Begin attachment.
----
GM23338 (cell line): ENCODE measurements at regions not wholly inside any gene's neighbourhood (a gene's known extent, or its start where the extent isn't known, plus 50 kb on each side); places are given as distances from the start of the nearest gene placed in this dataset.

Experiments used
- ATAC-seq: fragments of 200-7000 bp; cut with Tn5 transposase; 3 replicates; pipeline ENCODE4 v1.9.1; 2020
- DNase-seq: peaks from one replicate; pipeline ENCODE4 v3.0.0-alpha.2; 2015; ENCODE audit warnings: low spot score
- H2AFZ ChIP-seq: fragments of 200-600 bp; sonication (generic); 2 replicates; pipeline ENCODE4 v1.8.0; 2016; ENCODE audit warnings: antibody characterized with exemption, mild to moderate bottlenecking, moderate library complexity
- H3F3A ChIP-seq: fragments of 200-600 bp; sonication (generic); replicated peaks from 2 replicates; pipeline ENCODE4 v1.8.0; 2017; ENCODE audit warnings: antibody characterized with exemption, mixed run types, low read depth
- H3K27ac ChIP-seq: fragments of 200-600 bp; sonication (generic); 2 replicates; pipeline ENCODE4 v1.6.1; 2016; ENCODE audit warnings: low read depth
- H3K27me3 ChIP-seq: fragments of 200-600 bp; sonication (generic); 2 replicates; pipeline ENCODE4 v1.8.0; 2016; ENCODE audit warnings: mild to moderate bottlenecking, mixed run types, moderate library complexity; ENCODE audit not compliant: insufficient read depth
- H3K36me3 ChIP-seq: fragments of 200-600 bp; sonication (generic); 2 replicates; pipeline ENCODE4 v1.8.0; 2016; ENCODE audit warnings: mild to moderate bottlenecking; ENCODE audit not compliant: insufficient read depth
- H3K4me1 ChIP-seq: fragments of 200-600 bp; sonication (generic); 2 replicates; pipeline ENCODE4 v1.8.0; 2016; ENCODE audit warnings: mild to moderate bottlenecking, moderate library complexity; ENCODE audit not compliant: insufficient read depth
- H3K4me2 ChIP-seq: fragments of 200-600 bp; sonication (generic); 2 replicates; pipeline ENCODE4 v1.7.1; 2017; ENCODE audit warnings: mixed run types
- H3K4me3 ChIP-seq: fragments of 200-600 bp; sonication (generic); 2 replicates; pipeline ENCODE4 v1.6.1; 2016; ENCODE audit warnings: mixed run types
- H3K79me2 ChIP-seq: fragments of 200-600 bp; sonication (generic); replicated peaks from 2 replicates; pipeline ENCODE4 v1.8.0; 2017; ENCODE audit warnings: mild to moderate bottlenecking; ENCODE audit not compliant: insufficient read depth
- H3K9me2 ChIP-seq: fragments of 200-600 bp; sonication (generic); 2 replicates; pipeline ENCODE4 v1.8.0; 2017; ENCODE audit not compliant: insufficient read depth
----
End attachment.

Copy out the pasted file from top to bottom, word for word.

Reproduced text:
GM23338 (cell line): ENCODE measurements at regions not wholly inside any gene's neighbourhood (a gene's known extent, or its start where the extent isn't known, plus 50 kb on each side); places are given as distances from the start of the nearest gene placed in this dataset.

Experiments used
- ATAC-seq: fragments of 200-7000 bp; cut with Tn5 transposase; 3 replicates; pipeline ENCODE4 v1.9.1; 2020
- DNase-seq: peaks from one replicate; pipeline ENCODE4 v3.0.0-alpha.2; 2015; ENCODE audit warnings: low spot score
- H2AFZ ChIP-seq: fragments of 200-600 bp; sonication (generic); 2 replicates; pipeline ENCODE4 v1.8.0; 2016; ENCODE audit warnings: antibody characterized with exemption, mild to moderate bottlenecking, moderate library complexity
- H3F3A ChIP-seq: fragments of 200-600 bp; sonication (generic); replicated peaks from 2 replicates; pipeline ENCODE4 v1.8.0; 2017; ENCODE audit warnings: antibody characterized with exemption, mixed run types, low read depth
- H3K27ac ChIP-seq: fragments of 200-600 bp; sonication (generic); 2 replicates; pipeline ENCODE4 v1.6.1; 2016; ENCODE audit warnings: low read depth
- H3K27me3 ChIP-seq: fragments of 200-600 bp; sonication (generic); 2 replicates; pipeline ENCODE4 v1.8.0; 2016; ENCODE audit warnings: mild to moderate bottlenecking, mixed run types, moderate library complexity; ENCODE audit not compliant: insufficient read depth
- H3K36me3 ChIP-seq: fragments of 200-600 bp; sonication (generic); 2 replicates; pipeline ENCODE4 v1.8.0; 2016; ENCODE audit warnings: mild to moderate bottlenecking; ENCODE audit not compliant: insufficient read depth
- H3K4me1 ChIP-seq: fragments of 200-600 bp; sonication (generic); 2 replicates; pipeline ENCODE4 v1.8.0; 2016; ENCODE audit warnings: mild to moderate bottlenecking, moderate library complexity; ENCODE audit not compliant: insufficient read depth
- H3K4me2 ChIP-seq: fragments of 200-600 bp; sonication (generic); 2 replicates; pipeline ENCODE4 v1.7.1; 2017; ENCODE audit warnings: mixed run types
- H3K4me3 ChIP-seq: fragments of 200-600 bp; sonication (generic); 2 replicates; pipeline ENCODE4 v1.6.1; 2016; ENCODE audit warnings: mixed run types
- H3K79me2 ChIP-seq: fragments of 200-600 bp; sonication (generic); replicated peaks from 2 replicates; pipeline ENCODE4 v1.8.0; 2017; ENCODE audit warnings: mild to moderate bottlenecking; ENCODE audit not compliant: insufficient read depth
- H3K9me2 ChIP-seq: fragments of 200-600 bp; sonication (generic); 2 replicates; pipeline ENCODE4 v1.8.0; 2017; ENCODE audit not compliant: insufficient read depth